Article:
For as aggressive and pugnacious as he could be, he was always concerned for those that did not share his strength. The poor, the disabled, and women were groups for which he felt particular kinship. Women’s issues would not appear to attract someone so obviously working class, but maybe because of his attachment to his mother, he was strongly committed to feminism. As a child Rick was violently asthmatic, and delicate. Because of this, he was close to his mother, but distant from his over-bearing ex-Navy father. As he reached his teens he became his mother’s defender against his sometimes abusive dad. At fifteen, Rick still saw himself as delicate and bookish, but he had grown the body of King Kong. Rick’s father never put his hands on his mother again.
Rick quit graduate school because he couldn’t handle the bullshit, and eventually ended up in the union movement. He carried with him that physical commitment to helping the powerless. The union he worked for in Sacramento was headed by someone all too similar to Rick’s dad. The guy was aggressive in his defense of the union, but abusive and condescending to those who worked under him. He left Rick alone both because he was too good at his job to threaten him, but also because it was obvious Rick would not intimidate. He did, however, make the lives of the (largely female) clerical help miserable. In response to this, the women tried to organize their own union. The union movement is notorious for its hostility to “internal unions” like these, and Rick’s boss was in a fury as a result. The women asked for support and help from the other union organizers thinking that their progressive politics would make them sympathetic. Only Rick responded. The women asked him to represent them in negotiations with their boss, a chore Rick undertook with a sense of passion and outrage. Nothing gave Rick more pleasure than calling the guy a sexist in front of union members, and demanding a contract that gave them not just a pay increase, but the right to “work in a shop free of intimidation and threats.” Rick got them their contract.
This was how Rick approached politics: with an anger at injustice no matter where he found it. There was a comfort in the fire of Rick’s outrage that warmed his friends and allies. If we felt fearful that a Nixon would destroy Cambodia in his secret war, Rick’s anger gave us hope it would come to an end. If a Reagan left us depressed because so many other Americans supported his policy of rolling back the welfare state, Rick’s certainty that this stupidity could not endure gave us courage. If a Bush could invade Iraq and kill hundreds of thousands then Rick’s rage reassured us that we were right and the 80% of Americans who approved the policy were wrong.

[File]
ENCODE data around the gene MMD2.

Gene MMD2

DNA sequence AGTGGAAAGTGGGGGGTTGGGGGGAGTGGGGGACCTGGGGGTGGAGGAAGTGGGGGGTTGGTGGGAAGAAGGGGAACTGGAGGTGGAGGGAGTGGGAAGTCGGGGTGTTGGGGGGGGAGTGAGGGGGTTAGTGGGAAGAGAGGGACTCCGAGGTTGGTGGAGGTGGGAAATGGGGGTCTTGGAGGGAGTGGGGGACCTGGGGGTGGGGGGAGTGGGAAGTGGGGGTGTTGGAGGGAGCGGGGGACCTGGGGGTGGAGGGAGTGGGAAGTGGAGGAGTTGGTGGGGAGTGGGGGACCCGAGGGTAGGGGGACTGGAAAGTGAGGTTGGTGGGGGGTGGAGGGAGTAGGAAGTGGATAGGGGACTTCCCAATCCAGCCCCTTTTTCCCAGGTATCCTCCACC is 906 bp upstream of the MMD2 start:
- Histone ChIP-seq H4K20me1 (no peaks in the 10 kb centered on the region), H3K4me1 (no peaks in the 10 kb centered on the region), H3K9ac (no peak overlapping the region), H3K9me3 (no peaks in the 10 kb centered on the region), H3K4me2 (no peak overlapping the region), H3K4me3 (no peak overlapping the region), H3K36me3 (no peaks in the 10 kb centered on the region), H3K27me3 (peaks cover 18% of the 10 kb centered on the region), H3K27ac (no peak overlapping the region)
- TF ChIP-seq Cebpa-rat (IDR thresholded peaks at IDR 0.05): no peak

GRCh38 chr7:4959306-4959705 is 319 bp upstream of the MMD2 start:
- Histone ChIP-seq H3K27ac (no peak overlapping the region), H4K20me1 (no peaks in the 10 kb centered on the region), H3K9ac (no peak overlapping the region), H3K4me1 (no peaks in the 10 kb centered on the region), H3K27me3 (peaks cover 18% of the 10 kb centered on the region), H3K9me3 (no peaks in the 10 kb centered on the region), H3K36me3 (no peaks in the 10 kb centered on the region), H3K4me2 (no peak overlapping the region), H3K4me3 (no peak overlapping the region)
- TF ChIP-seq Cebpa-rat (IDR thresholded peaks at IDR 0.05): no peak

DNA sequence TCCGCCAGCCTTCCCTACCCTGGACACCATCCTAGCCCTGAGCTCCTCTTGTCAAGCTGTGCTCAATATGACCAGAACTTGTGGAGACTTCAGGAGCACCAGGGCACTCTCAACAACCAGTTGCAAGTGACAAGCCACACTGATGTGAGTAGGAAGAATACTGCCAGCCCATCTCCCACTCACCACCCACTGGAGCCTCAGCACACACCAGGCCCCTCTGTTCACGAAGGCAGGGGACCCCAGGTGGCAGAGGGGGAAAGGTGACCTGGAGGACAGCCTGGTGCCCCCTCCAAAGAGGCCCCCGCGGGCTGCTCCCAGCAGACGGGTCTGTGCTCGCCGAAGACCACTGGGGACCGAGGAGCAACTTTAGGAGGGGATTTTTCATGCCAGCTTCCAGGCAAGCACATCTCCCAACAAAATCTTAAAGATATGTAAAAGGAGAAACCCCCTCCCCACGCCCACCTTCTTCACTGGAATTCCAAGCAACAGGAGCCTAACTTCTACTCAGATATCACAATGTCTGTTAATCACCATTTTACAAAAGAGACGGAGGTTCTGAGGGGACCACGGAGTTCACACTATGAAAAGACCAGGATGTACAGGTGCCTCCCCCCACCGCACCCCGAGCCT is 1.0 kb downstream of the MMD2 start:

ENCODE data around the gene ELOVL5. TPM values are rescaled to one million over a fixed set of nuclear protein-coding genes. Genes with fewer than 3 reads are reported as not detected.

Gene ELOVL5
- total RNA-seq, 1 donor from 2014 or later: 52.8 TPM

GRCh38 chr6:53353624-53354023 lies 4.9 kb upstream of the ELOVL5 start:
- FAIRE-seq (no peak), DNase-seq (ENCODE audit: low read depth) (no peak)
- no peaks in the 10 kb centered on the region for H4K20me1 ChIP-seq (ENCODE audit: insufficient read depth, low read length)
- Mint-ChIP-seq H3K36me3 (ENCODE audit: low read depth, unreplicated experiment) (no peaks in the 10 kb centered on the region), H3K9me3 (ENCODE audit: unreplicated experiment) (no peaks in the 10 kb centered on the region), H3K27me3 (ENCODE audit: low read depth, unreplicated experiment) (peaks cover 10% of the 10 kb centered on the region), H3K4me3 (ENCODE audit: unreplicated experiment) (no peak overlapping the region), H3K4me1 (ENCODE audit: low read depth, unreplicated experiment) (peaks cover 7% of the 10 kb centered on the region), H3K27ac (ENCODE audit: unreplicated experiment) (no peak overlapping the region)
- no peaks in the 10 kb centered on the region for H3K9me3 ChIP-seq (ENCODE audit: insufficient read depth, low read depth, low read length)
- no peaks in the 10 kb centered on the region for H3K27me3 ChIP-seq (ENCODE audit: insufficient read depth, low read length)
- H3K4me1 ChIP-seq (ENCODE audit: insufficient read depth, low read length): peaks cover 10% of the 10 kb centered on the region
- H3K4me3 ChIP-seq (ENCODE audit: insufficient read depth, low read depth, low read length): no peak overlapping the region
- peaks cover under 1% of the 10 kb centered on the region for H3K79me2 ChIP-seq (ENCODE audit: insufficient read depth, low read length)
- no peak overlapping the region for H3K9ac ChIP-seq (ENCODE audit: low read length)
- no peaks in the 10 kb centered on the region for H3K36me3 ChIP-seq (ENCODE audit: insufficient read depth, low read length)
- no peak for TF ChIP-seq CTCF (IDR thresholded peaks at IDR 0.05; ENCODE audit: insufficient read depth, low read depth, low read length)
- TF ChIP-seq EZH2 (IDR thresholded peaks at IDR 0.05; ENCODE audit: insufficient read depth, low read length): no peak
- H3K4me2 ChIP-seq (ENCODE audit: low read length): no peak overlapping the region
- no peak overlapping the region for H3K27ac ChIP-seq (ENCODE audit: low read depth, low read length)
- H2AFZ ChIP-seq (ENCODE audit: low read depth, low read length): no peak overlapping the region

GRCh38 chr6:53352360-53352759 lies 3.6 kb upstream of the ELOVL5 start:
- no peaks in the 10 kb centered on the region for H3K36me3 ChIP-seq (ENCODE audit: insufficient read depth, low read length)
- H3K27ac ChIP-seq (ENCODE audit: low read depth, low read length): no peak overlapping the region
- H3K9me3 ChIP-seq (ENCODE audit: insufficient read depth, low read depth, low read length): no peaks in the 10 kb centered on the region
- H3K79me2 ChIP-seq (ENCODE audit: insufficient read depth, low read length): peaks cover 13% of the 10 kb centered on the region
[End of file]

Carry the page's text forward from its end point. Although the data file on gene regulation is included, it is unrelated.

Rick cultivated community and friendship with the same passion he gave politics. He inhabited a place, and put down roots. He put his art on the wall, his books on the shelves, flowers in his garden, and jazz on his tape player. The music that came from his home stitched a group of friends together. I don’t know anyone I enjoyed arguing more with, or anyone I could rely on more in a crisis. Friendship for Rick was not something that you gave lip service to, but something you put your whole back and shoulders into. I think it was Woody Allen who once said that, “Three quarters of life is just showing up.” Rick showed up for his friends in good times and in bad.
I don’t want to get spiritual (Rick would slap me around for it if he were here), but I think there is a connection between Rick’s death and that of Studs Terkel a few weeks ago. Both of these men were working-class heroes, both of them lived lives of passion and commitment, both of them felt a gut level connection to progressive politics, and both enjoyed more than their share of food and alcohol. If you can measure the importance of someone by the hole they leave in our lives when they are gone, then Rick and Terkel leave holes the size of Rick’s shoulders. Two working class heroes have passed: look out heaven the place will never be the same again. Terkel is going to be writing essays about how God ignored the needs of poor people, but Rick is going to have God up against a wall with a pen at his throat: “How dare he let idiots like Bush get so much power”.